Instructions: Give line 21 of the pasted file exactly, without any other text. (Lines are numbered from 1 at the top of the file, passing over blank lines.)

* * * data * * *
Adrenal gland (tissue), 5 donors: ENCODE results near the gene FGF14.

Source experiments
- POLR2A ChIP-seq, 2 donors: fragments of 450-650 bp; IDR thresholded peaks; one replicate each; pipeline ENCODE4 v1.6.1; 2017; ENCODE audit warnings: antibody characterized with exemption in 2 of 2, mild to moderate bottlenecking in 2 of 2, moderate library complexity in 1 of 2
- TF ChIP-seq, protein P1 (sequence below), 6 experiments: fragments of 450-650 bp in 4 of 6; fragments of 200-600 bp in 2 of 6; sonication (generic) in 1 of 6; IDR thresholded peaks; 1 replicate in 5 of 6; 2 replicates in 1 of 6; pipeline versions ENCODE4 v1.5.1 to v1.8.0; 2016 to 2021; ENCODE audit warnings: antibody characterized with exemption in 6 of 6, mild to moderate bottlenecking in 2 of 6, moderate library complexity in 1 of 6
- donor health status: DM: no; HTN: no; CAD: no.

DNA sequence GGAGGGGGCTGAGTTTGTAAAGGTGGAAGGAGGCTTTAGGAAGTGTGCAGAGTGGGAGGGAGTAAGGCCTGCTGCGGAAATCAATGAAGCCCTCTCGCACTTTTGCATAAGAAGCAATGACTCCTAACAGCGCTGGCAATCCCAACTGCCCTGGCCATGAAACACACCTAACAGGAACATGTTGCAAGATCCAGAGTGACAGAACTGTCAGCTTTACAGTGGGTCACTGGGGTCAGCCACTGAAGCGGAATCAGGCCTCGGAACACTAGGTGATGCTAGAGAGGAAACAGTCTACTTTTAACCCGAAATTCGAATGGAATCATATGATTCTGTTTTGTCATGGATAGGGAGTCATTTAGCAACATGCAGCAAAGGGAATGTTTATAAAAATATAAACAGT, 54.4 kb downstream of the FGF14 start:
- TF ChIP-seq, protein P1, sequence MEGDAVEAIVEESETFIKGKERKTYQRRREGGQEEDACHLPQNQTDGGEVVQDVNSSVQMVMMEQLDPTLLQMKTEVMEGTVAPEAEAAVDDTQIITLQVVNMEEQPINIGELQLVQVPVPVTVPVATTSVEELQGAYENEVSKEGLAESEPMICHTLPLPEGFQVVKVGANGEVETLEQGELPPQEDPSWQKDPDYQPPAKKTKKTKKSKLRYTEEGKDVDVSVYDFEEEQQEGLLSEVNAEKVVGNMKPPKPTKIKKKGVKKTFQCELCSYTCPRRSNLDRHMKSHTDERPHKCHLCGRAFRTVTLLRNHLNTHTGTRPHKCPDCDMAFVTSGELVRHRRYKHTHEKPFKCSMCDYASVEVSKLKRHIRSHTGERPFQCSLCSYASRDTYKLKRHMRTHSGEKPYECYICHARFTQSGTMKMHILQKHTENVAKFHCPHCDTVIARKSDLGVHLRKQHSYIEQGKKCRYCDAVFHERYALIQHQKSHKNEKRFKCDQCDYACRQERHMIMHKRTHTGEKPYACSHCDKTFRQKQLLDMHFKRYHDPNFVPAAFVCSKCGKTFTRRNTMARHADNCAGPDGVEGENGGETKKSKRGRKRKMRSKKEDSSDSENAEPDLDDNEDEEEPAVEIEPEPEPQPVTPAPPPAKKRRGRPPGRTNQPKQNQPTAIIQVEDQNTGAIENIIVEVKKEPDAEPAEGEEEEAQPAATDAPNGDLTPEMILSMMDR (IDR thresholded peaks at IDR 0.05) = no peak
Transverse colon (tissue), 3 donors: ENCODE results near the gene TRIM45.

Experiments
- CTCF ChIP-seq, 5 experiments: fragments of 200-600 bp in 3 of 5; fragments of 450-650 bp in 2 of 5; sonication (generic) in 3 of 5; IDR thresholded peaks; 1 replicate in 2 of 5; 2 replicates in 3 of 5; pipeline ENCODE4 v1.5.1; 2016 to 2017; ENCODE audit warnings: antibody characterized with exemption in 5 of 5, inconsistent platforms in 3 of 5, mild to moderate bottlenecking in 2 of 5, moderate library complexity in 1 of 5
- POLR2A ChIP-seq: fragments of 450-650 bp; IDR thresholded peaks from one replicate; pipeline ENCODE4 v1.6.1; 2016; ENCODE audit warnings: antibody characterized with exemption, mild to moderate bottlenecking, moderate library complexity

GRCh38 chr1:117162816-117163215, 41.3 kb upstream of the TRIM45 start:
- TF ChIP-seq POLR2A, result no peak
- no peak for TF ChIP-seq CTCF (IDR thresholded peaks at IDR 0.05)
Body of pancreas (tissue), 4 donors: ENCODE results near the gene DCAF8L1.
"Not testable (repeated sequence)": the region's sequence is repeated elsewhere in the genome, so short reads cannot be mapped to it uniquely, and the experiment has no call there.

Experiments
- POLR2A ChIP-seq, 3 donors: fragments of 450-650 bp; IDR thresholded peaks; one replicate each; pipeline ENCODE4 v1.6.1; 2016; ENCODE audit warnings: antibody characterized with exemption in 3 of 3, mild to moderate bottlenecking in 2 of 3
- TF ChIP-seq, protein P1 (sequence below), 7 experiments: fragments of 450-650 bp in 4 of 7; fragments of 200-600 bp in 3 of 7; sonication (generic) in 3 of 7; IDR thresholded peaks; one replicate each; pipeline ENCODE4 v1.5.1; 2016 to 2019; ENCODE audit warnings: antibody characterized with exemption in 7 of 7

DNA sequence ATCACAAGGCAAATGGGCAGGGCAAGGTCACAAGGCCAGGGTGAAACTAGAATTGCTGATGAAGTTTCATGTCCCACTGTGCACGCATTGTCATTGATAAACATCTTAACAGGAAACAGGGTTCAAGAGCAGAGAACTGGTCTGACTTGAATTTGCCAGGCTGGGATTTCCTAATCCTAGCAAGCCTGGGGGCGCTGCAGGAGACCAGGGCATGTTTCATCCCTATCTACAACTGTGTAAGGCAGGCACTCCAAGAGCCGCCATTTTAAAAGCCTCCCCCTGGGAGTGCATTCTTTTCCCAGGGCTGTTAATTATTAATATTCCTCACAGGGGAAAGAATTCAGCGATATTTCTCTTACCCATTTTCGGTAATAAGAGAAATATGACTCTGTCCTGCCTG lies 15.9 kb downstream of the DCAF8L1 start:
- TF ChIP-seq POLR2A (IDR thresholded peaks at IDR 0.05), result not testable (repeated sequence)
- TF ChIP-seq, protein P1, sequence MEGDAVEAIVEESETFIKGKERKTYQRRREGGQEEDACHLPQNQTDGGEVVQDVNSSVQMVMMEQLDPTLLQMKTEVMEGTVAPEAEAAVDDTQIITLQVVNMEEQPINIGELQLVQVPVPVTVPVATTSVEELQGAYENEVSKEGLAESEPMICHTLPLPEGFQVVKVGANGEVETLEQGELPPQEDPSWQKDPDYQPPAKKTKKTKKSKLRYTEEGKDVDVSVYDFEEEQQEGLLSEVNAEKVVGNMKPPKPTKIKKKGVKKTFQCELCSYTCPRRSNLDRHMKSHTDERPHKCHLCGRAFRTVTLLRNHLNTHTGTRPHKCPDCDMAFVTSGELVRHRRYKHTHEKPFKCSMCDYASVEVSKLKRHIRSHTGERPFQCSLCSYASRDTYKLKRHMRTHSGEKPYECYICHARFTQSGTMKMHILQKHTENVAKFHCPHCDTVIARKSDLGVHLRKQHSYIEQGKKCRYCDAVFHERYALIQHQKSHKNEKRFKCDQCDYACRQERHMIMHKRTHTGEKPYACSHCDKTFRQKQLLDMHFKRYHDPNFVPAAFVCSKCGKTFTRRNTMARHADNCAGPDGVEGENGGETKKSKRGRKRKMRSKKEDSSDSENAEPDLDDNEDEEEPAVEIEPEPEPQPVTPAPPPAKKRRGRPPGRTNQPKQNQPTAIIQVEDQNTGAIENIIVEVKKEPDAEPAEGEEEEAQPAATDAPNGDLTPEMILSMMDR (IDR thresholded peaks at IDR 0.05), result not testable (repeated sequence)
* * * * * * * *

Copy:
- TF ChIP-seq POLR2A (IDR thresholded peaks at IDR 0.05), result not testable (repeated sequence)